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Reviewed by: Kevin Luck [10.06.01]
Manufactured by: ECS Elitegroup


A word or two about DDR RAM

As I mentioned earlier, one of the main factors that led me to choose this board was its ability to support both SDRAM and DDRAM. DDRAM, or Double Datarate RAM, theoretically provides a marked improvement over the old SDRAM. As you probably know, SDRAM is generally tied to the motherboard's FSB (the SiS 735 lets you specify different FSBs for the CPU and memory, but traditionally, they've been one and the same). This meant that most SDRAM is running at either 800MB/s (for 100MHz FSB) or 1.06GB/s (for 133Mhz). Now this isn't too bad for machines in the 1GHz range, but once you get too far past that, it does begin to be something of a bottleneck.

Enter DDRAM. DDRAM works at the same speed as the memory FSB as defined on the board, but it goes twice per clock cycle, once at the beginning, once at the end (I sometimes like to describe this as being like hitting the memory at the "tick" and the "tock"). This allows machines running at the same FSBs as above to pull down 1.6GB/s (for 100MHz) or 2.1GB/s (for 133MHz). Furthermore, at least one manufacturer is readying 2.4GB/s (for 150MHz FSB systems) chips for market.

DDR Test Results

As a quick look at the graphs below will show, the move from SDRAM to DDRAM is a significant improvement, though not exactly double (hence the age-old struggle between real world and theoretical max). RAMBUS' RDRAM still holds out as the top contender currently available, but RDRAM's expense, coupled with the fact that there are as yet no Slot A chipsets to support it (And the fact that Rambus sucks ass as a company - Geoff The Goat), do not make it a realistic contender for your T-Bird/Duron system. The later is mostly due to RAMBUS' extensive partnering with Intel, and the latter's heavy promotion of it (the i850 chipset for the P4, for example, supports RDRAM exclusively). QDRAM--Quad Datarate RAM, which works on a similar principle to DDRAM but with 4 hits to the clock cycle--will probably start seeing the light of day soon on the next generation or so of motherboard chipsets, and this should go a long way towards closing the memory bandwidth performance gap. In the meantime, however, DDRAM does an excellent job handling memory for the higher-speed Slot A systems.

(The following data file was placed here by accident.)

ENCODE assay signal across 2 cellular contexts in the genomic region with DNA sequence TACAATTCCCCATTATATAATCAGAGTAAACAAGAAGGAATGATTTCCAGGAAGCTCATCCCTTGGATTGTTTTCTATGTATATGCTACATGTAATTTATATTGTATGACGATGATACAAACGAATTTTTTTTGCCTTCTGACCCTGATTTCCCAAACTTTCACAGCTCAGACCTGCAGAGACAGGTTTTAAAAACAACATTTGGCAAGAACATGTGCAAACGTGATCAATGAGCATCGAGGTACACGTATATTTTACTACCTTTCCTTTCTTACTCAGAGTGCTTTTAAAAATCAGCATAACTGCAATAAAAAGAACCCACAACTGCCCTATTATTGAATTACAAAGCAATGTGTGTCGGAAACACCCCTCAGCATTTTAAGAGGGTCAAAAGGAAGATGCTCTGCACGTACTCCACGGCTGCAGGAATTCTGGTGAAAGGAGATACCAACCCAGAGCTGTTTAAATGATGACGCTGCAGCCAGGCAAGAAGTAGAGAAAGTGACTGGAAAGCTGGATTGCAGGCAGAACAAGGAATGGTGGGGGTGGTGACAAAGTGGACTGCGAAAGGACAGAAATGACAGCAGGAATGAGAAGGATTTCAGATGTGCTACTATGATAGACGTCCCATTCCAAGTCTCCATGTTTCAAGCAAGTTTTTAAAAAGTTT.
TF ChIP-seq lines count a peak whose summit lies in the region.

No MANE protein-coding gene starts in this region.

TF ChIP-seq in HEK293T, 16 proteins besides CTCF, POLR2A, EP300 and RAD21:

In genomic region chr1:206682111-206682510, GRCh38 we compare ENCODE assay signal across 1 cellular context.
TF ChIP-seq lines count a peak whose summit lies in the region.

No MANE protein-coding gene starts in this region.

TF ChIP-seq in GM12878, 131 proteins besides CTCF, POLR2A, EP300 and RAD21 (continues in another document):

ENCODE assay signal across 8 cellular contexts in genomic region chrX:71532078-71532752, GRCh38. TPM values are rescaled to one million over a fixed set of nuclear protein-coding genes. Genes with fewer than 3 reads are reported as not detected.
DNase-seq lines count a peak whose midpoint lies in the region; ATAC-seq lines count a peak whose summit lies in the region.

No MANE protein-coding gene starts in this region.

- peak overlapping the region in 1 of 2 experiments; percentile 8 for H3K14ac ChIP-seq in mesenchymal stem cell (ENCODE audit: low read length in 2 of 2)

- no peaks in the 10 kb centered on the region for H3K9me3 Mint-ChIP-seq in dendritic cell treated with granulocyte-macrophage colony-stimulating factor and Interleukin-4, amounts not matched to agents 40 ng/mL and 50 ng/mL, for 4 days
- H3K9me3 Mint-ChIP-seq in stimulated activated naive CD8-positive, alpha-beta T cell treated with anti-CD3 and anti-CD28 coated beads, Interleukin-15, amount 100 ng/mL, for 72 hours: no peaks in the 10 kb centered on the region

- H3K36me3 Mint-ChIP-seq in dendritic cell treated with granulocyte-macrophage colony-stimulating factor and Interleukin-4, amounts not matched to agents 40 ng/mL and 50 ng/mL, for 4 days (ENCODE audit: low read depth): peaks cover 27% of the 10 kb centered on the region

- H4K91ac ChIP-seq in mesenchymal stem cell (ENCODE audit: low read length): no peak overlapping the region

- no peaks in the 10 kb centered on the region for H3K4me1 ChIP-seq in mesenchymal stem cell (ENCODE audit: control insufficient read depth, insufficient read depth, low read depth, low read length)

Memory performance, 2x128MB Mushkin PC133 SDRAM & Windows ME

Memory performance, 2x256MB Crucial PC2100 DDRAM & Windows ME

As the results on the previous screen show, this is a speedy board. The SiS735 chipset, combined with a fast T-Bird and DDRAM, turns in some very impressive numbers. Benchmarks aside, the performance of the system on a totally subjective scale is impressive. Not so much difference in games--that being increasingly up to the GPU these days--but in raw data-crunching (encoding files and so forth), it really does perform impressively well.

On the downside, those looking to overclock their system may find it difficult; the BIOS autodetects most of the information about the CPU, including core voltage and multiplier. You are allowed limited customization of CPU & DRAM FSB frequency, but it's not enough to offer the sort of control many overclockers want (in fairness, though, I should note that this board is not really aimed at overclockers anyway, as they will be more inclined to offerings by Asus & Abit).

In conclusion, I feel that this is an extremely suitable board for someone just looking to put a good, swift, reliable system together without breaking the bank. Tweakers and OC'ers will be frustrated by its limitations in that area, but as a get-up-and-go solution it succeeds admirably. It's got plenty of features onboard, sets up relatively quickly, and once going stays up, doing a good, solid job. If you are fighting off the upgrade bug yourself, you may want to look the K7S5A over, especially in one of the many T-bird bundles that are available online. A K7S5A with a 1.4GHz Thunderbird will keep the upgrade bug at bay for a long time.

If you're looking for a system that will let you get in and tweak to your heart's content, this board isn't going to give you what you want. But if you just need to set up a good, fast, solid working system for not a lot of money, the K7S5A delivers in spades.

  • Fast and stable
  • Awesome price! Can be found for around $60 if you look in the right places
  • Enough integrated peripherals to get you up and running quickly
  • ATA/100 supported out of the box
  • Can use old SDRAM as long as you need to, then switch to DDRAM when you're ready

  • Tight spaces right where you need room, esp. the CPU area
  • Only 2 DIMM slots can be used at a time, no mixing of SDRAM and DDRAM
  • VERY limited tweakability. This is not an overclocker's board.
  • Yo Mamma

Final Score: 85%